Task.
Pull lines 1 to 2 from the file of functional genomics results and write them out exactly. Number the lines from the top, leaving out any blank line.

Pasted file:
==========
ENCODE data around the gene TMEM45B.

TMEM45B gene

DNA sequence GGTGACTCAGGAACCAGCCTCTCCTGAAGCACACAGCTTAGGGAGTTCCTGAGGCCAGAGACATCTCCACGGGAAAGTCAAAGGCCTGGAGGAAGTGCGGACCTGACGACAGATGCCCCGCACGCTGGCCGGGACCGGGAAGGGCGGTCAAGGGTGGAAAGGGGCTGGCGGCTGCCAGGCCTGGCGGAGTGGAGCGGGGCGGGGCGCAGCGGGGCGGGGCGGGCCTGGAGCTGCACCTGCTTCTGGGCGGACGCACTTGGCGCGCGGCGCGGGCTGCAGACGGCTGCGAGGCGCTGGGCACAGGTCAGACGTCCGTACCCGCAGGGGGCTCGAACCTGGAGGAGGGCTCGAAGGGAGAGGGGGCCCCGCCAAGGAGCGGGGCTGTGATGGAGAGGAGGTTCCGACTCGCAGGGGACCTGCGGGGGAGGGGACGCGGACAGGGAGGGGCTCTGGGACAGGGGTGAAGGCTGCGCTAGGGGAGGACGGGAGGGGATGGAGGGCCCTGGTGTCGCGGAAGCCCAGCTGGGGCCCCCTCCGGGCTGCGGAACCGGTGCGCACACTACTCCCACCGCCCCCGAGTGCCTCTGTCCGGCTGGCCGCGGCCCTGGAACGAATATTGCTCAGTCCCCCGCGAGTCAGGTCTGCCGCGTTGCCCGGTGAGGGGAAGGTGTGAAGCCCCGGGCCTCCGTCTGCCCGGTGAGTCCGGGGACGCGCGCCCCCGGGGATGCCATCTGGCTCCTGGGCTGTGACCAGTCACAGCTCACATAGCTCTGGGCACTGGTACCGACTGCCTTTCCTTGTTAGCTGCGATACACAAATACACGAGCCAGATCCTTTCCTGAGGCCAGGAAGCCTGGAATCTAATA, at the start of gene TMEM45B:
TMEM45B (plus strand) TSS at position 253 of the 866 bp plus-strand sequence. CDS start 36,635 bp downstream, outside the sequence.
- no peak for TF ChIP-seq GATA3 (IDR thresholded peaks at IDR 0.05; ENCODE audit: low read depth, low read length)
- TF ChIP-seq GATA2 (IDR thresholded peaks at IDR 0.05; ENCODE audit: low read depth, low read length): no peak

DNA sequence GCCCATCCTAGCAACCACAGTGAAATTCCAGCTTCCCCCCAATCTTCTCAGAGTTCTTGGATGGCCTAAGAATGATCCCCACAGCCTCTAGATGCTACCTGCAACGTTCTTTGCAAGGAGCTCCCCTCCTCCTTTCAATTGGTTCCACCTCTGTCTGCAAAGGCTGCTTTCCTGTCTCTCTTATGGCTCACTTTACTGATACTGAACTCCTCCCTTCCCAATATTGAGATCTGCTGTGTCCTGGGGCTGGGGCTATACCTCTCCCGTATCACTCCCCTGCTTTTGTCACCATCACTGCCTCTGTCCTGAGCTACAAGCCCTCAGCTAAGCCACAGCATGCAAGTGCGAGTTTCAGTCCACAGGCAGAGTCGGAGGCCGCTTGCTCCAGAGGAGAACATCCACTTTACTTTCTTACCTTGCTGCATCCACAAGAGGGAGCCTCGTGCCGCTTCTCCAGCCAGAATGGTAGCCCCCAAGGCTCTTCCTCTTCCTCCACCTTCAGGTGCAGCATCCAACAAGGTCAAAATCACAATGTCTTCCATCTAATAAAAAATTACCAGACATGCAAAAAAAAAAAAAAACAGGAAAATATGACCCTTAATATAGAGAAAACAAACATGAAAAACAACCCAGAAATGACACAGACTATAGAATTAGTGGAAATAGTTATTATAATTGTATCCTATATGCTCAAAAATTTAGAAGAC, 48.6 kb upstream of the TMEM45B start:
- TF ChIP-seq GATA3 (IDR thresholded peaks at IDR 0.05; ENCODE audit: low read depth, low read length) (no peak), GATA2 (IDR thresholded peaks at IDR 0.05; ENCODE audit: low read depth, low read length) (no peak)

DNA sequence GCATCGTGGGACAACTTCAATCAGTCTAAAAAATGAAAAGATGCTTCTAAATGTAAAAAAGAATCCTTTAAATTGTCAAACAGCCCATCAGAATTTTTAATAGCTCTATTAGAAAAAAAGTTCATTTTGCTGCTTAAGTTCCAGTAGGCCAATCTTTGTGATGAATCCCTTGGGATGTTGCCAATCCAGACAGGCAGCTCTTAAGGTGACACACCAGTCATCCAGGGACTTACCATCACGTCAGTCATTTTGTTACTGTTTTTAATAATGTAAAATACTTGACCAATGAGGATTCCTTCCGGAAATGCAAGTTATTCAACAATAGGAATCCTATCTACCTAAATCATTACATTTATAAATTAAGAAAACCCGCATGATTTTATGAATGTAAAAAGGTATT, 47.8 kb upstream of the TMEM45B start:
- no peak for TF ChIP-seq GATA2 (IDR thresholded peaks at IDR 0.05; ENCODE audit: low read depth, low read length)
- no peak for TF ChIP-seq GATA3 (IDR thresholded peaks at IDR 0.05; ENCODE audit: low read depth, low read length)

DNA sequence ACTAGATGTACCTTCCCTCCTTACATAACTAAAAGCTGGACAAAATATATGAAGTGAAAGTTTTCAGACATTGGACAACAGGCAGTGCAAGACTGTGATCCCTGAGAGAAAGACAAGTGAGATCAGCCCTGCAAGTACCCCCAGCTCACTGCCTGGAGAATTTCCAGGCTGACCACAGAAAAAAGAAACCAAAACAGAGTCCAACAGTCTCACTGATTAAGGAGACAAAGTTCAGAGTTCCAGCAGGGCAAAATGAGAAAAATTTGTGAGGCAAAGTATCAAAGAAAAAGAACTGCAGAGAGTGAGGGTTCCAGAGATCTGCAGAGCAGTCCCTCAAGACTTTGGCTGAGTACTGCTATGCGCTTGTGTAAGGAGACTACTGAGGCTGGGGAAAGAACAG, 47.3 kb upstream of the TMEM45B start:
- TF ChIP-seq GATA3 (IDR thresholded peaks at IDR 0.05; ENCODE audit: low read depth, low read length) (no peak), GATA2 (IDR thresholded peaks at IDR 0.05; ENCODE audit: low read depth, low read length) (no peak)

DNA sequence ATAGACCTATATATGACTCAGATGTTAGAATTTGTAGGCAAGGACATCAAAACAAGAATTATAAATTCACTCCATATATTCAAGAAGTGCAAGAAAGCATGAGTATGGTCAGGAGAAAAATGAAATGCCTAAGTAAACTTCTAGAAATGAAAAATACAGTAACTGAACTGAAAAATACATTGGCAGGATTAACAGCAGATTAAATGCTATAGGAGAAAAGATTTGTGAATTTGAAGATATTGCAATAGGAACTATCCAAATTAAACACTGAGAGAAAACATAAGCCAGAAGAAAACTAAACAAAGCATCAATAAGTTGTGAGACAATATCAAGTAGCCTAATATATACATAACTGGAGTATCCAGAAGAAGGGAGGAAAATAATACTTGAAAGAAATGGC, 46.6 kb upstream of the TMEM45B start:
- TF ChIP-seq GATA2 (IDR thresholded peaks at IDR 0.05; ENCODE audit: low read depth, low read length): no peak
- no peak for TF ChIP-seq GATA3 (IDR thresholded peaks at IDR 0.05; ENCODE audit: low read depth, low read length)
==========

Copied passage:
ENCODE data around the gene TMEM45B.

TMEM45B gene